Music Composition

We offer this in the lab, but have you considered that composing music is an art all on its own? This is a skill we try to train, by giving small parameters and allowing the student to choose what that looks like.

There are so many interesting things about musical composition. What is the beginning? We hear so much music every day but so many of us with a radio haven’t considered how much goes into the pieces we enjoy so much.

Restrictions, or limits that help define this piece of music, are tempo, time signature, key signature, and instrument(s) that may be playing.

Before you get to melody or harmony – that first note might be high or low, high or middle or low range, loud or soft, and it may change over time.

This will be the same process for following notes. Endless possibilities make beginnings easier than endings for most people. It might always sound different than what’s in your mind, but know that all of us face this problem. Inspiration may strike but it must be saved at inopportune times, and we still need to learn to finish those bits.

Musical theory allows a musician to connect melody, harmony, and form. Composition needs to be broken into pieces to be learned. At MTMS, we break composition down and theory so every student has this opportunity.

Sound Branding

Originally I looked into jingles, so that’s part of my main focus today.

Jingles may have started as early as 1600. Before radio and television, some products had sheet music to be part of the branding.

I’m fascinated what that would have sounded like back then.

Depending on the age, if i ask you to name a favorite jingle, you might talk about State Farm Insurance or Folger’s or Oscar Mayer. However, in recent years it’s been changing to more pop song crossover than the older straight forward jingle.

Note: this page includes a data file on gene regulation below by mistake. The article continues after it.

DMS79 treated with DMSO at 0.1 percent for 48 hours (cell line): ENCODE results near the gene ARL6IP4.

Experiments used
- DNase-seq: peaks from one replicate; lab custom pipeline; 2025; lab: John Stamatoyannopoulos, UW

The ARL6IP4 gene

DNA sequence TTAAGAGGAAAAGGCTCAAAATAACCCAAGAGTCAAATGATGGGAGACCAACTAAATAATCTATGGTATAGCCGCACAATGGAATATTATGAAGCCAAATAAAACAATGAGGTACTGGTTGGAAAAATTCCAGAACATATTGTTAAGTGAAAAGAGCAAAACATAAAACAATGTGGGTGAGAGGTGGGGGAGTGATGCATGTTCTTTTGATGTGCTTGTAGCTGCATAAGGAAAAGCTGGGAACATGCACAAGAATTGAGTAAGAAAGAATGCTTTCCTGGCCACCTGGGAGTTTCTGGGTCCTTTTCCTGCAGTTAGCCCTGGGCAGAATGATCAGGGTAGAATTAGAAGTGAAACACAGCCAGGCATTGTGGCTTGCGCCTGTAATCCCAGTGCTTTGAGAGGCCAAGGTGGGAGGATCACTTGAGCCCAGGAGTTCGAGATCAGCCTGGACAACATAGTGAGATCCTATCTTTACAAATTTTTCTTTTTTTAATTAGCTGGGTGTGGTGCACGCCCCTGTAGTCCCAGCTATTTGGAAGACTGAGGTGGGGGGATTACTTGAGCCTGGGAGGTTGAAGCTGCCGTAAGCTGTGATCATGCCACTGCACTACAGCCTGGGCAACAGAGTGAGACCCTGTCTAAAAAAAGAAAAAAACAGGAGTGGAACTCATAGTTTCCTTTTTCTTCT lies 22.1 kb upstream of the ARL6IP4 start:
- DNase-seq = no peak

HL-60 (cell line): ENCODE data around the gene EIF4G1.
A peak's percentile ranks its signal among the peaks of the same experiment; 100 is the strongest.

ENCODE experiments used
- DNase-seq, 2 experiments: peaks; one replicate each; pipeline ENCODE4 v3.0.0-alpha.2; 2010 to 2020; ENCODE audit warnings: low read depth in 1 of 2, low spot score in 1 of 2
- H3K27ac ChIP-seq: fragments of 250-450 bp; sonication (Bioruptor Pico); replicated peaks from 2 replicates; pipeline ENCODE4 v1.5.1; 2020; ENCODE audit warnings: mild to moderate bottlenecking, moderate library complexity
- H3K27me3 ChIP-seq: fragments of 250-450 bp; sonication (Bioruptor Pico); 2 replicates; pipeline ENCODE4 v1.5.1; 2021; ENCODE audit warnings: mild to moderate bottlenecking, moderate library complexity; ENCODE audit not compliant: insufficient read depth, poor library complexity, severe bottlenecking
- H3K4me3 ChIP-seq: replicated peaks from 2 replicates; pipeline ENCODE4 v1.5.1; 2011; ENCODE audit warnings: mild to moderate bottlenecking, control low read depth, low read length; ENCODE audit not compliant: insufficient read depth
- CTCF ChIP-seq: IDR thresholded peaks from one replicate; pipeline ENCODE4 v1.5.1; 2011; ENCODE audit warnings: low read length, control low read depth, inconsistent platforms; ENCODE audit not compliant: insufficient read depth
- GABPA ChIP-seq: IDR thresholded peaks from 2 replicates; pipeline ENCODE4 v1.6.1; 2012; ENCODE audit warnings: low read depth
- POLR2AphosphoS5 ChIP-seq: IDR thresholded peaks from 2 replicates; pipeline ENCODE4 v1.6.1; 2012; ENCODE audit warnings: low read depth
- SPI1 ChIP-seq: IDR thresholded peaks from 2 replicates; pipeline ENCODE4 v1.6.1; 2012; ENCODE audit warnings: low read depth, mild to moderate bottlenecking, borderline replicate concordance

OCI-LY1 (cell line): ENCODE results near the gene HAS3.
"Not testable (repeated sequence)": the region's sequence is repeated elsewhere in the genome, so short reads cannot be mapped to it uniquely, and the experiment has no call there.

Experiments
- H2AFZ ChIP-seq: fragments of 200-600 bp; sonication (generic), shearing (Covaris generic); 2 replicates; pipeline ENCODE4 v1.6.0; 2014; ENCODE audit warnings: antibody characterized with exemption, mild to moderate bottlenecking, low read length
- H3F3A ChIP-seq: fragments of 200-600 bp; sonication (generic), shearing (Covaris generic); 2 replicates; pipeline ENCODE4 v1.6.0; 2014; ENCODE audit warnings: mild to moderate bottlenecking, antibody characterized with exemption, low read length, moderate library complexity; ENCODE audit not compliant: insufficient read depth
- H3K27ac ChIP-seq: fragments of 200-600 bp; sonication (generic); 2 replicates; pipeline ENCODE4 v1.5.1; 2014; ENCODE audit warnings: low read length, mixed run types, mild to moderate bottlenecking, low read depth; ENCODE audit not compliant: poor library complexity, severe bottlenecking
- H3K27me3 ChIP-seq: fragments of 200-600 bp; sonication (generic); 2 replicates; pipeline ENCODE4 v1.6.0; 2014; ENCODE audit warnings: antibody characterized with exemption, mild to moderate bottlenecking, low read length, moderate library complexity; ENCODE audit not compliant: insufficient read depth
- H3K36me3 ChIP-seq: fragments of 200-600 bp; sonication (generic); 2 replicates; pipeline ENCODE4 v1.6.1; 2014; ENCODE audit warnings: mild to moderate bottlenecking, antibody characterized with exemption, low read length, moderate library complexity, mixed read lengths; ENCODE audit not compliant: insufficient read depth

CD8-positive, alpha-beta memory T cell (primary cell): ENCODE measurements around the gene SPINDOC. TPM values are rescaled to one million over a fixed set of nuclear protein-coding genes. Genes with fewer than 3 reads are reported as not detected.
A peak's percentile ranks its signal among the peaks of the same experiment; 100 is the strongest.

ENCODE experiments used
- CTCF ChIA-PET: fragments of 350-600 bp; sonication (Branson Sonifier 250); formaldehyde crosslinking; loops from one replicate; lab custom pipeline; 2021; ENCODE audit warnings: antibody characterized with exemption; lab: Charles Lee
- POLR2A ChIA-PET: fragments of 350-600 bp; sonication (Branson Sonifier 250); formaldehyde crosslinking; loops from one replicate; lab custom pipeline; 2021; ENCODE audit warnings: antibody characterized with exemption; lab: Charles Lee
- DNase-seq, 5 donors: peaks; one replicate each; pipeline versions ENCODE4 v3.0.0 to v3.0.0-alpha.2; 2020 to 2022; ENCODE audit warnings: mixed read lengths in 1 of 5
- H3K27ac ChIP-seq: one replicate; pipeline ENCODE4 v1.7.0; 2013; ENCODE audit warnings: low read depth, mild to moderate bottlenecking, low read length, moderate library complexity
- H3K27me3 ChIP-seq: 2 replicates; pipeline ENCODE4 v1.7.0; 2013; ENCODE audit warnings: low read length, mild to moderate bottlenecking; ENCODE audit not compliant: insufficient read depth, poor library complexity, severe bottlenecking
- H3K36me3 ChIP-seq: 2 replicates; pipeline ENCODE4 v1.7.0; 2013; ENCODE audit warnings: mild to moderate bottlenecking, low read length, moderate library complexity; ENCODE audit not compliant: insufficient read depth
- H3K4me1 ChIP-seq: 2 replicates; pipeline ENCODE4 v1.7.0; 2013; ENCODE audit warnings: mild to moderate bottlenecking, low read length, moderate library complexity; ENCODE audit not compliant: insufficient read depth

It didn’t just include current pop songs but also classics – I Heard It Through the Grapevine for selling raisins.

Within the last 20 years, jingles have changed from commercials, which were ever-present on tv and radio, to pop songs that might actually hit the charts themselves. Remember I’d Like to Buy the World a Coke?

Even traditional themes have become more subtle to today’s younger generations. Sound Branding has a long history and will likely keep evolving as our advertising needs do. I’m sure we will all hear it when it arrives.

Next Week is Thanksgiving!

MTMS is taking next week off in observance of Thanksgiving. Take this opportunity to play something you enjoy for your friends and your family. When we take a week from lessons, it is great to keep up your practice. Choose something you used to struggle with but made it through or something that just makes you smile.

Always remember that music is fun. Learning is great, and occasionally it can be easy to forget when you’re stuck in a single piece of music that maybe isn’t coming together the way you want. You can take a break from the piece, and play things you enjoy to remind yourself why you wanted to learn this instrument in the first place. Enjoy your family next week, too, because that’s what holidays are all about.

November Themes

Music History: The Harlem Renaissance was a period in the 1920s that celebrated Jazz. Now 100 years later our music history station is going to be focusing on that. Listen to some very famous examples and meet some of the most famous musicians of the period!


Composition: Matching our Music History station, composition is going to be covering the Harlem Renaissance! Listen to some of the famous music from the time and even try making some of your own!


November Young Students Blurb: This month, we have brand new autumn-themed coloring pages for our young students! We also have a note naming game that has really good practice for students working on the notes on the staff!